I think it seems useless to many students. They’ve got texts and Facebook messages coming in…what do they need this shortened social networking tool for? Far fewer students seem to continue on with Twitter after learning it in class than with blogging. I have many students who blog for the first time in my class and then get hooked and build their blogs and keep them going. They see the value in that. I’m not sure Twitter offers enough payoff for the effort. For me, I’ve had lots of fun with it. I use it as storage for all kinds of links I want to keep for classes, to connect with organizations, media outlets, friends, writers, to keep up with their lives and work. I don’t follow anybody who uses Twitter to proclaim an ingrown toenail. I’m looking for actual information.
I’m a working, writing mom. I don’t have one second in the day to waste on that.
3) Do you think Twitter has any potential as a teaching aid? In your opinion, should teachers or campus officials use Twitter to spread information to students?
ANSWER: I can’t speak for any other teachers or tell them what to do. I know from being a Twitter Follower of the Chronicle of Higher Education (and a regular reader) that there are lots of professors arguing for and against the use of Twitter. One story I read was by someone advocating the use of Twitter DURING classes and conference lectures as a way to INCREASE engagement.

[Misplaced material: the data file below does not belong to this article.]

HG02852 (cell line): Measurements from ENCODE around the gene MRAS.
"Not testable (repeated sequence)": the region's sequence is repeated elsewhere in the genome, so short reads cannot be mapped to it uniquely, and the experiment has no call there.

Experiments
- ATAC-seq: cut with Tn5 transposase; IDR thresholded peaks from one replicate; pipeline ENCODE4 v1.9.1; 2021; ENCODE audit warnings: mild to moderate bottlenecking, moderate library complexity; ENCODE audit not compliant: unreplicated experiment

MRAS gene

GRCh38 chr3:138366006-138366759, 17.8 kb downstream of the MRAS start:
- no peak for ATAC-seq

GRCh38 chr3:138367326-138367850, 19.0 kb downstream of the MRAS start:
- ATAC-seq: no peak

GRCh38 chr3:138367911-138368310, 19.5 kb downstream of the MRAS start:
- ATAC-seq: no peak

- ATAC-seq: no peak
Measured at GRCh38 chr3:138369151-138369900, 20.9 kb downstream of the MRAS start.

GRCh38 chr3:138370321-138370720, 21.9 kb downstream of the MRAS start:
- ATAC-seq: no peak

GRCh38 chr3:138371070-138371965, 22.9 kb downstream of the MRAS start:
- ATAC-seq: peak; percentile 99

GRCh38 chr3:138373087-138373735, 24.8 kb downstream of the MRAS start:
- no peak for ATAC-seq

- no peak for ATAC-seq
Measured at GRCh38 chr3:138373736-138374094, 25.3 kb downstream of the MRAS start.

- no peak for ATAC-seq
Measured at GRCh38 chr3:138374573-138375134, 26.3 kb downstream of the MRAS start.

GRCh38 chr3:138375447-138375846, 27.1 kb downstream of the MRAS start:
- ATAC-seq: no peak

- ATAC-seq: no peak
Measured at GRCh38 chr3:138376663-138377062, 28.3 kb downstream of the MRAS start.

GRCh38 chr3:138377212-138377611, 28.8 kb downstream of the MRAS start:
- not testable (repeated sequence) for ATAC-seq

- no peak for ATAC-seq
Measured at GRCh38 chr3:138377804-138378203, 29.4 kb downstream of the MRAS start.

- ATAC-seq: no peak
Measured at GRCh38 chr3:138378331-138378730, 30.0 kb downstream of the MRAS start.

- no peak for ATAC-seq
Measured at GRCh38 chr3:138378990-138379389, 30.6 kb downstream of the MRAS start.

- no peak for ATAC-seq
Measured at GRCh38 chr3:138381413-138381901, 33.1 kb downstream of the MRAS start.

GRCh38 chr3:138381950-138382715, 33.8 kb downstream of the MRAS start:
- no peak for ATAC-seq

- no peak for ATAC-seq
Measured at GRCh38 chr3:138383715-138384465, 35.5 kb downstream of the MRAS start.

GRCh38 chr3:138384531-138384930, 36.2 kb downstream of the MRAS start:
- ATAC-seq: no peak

Personally, I’d lose my mind juggling that. I’d rather have somebody comment in person so I can see them, hear them, respond one human being to another. But this person argued strongly that for them, Twittering deeply enriched the teaching experience. It’s important to take it seriously, though, and not just ignore or disregard Twitter. There are plenty of stories and surveys that have found Twitter is the top social networking medium for helping people get immediate information on natural disasters, like the Indonesian Tsunami. But, as we’ve seen just yesterday in the news about the swine flu issue, it’s also a mechanism for spreading false or overly-hyped information that can be deeply concerning. Either way, it’s here, and the larger plugged-in world is taking advantage of this technology. We need to check it out for ourselves and make our own choices.
March 27, 2009
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When a high school cheerleader in northeastern Pennsylvania learned that she might face criminal charges after investigators reported finding a nude photo of her on someone else’s cellphone, she was more confused than frightened at being caught up in a case of “sexting”: the increasingly popular phenomenon of nude or seminude photos sent over wireless phones.Almost unheard of a year or two ago, cases related to “sexting,” nude or seminude photos sent over wireless phones, are popping up all over the country.